Now this one is really memorable especially for me, for a lot of reasons. This was the first band competition that we joined on and won a respectable 2nd place, and was also the first competition I ever joined that I was picked as Best Guitarist, an award that I still can’t believe I won. It was also around this time that I began my long period of fanboying over the popular anison singer, LiSA. We selected her version of “Brave Song” for one of our pieces, which incidentally was also one of the songs of yet another group, Yui for President.

Beyond that, this was also the day that my wife and I had seen and heard of each other. The memories of this gig is so important to me and my wife that this was where we had our pre-nuptial shoot.


2013 One Rock Tribute Night

This show found us back at Freedom Bar, this time playing to the Philippine One Ok Rockers (P.O.O.R) to the music of One Ok Rock, a band which we have absolutely no sense of similarity whatsoever. Although my sister and I listened to the band quite a bit at the time, my bandmates didn’t but we agreed to play the show anyway. This was the first time that I first began my now current practice of bringing two guitars to a show, and possibly changing them out when there is a need for a differently tuned guitar. Marlo took on the bass on this night since we needed his awesome slap and pop techniques, so in order to have Icel play guitar, we decided to teach her our setlist entirely in drop D tuning, which she did quite well considering a six string isn’t her native instrument. I played part of the show on standard (Yuri) then changed out to a drop D guitar (Maya), and this was the first show I started using my Vox wah. Actually, I bought the wah specifically for this gig only, but found that I liked it so much that it remained on my set-up since then.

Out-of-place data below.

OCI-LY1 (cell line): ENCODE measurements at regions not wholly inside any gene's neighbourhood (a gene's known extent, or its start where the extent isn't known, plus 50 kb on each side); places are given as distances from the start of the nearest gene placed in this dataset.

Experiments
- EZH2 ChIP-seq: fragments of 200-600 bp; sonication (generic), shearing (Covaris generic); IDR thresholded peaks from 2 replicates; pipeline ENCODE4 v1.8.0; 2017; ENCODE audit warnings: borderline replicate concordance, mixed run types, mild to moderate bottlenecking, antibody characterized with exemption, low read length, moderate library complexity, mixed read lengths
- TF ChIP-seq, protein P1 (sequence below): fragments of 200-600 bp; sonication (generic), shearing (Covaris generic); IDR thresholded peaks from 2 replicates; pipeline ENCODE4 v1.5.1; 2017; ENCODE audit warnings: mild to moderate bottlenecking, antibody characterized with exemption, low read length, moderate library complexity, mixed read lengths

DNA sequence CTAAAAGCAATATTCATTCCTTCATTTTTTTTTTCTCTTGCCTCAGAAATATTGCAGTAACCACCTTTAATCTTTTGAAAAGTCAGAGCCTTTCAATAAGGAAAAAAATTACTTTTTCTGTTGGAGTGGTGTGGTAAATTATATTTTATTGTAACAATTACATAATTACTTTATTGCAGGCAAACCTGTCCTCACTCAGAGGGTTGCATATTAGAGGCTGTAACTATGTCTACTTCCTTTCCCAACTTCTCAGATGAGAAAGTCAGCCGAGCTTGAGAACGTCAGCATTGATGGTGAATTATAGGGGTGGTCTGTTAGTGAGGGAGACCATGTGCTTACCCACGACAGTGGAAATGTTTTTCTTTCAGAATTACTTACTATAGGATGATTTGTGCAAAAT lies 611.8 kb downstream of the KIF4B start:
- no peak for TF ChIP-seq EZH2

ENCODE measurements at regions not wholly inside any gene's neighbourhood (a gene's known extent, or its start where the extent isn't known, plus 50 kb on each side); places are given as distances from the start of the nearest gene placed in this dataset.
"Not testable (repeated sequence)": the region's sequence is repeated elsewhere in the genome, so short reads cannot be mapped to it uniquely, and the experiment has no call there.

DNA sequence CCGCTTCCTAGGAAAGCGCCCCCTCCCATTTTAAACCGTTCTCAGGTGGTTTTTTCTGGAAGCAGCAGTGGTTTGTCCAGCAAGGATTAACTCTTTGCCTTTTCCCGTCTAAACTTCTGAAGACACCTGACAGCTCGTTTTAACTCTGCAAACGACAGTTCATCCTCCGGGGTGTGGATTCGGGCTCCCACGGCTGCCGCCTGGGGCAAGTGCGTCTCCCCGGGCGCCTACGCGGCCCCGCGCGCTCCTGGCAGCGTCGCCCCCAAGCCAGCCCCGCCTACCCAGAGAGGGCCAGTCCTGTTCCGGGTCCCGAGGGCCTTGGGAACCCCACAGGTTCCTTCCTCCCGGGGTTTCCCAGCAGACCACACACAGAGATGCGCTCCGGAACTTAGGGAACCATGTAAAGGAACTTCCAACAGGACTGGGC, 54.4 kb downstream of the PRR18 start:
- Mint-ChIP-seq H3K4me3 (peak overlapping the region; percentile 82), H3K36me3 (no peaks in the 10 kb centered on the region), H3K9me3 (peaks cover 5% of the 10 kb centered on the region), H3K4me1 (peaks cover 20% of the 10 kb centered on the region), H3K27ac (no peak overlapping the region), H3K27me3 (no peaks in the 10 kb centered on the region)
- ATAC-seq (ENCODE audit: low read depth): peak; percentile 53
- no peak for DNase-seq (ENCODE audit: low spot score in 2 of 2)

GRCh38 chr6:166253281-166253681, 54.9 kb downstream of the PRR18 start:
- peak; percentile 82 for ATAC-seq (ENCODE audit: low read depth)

This was also the night that us guys got so hammered drinking before the show that when the time came for my sister to hand me my other guitar for a swap, I totally forgot about it. LOL


2013 Best of Anime 

This was my first BoA appearance with the band – they’d appeared a few times prior to me joining up. The twist on this particular gig was that we needed to play an original song that the band had written and composed. I wanted to come forward with some ideas, but it turned out that Ivory had written one such song (“Rockstar”) years prior and they had already worked on it before I came aboard. That made the job so much easier for us, and all I had to do was provide some fancy guitar parts. At the time, I was learning how to play string skipped arpeggios in the style popularized by Paul Gilbert. Due to my noobness, I was only able to use one pattern in D major that I played up and down all over the intro chords. We had a good showing for our efforts in that while we didn’t win on this one, we did garner a lot of supporters.


2013 Ozine Fest 

This was the day we finally won first place in a band competition! Although it wasn’t without due sacrifice – I was supposed to be attending my car club’s Christmas party after we confirmed our set to be at 3pm, but we ended up playing at 6pm much to my dismay. There were a lot of people on that day, and admittedly I played my solo quite half heartedly because my amp suddenly sounded strange after we started playing. All’s well that ends well I suppose.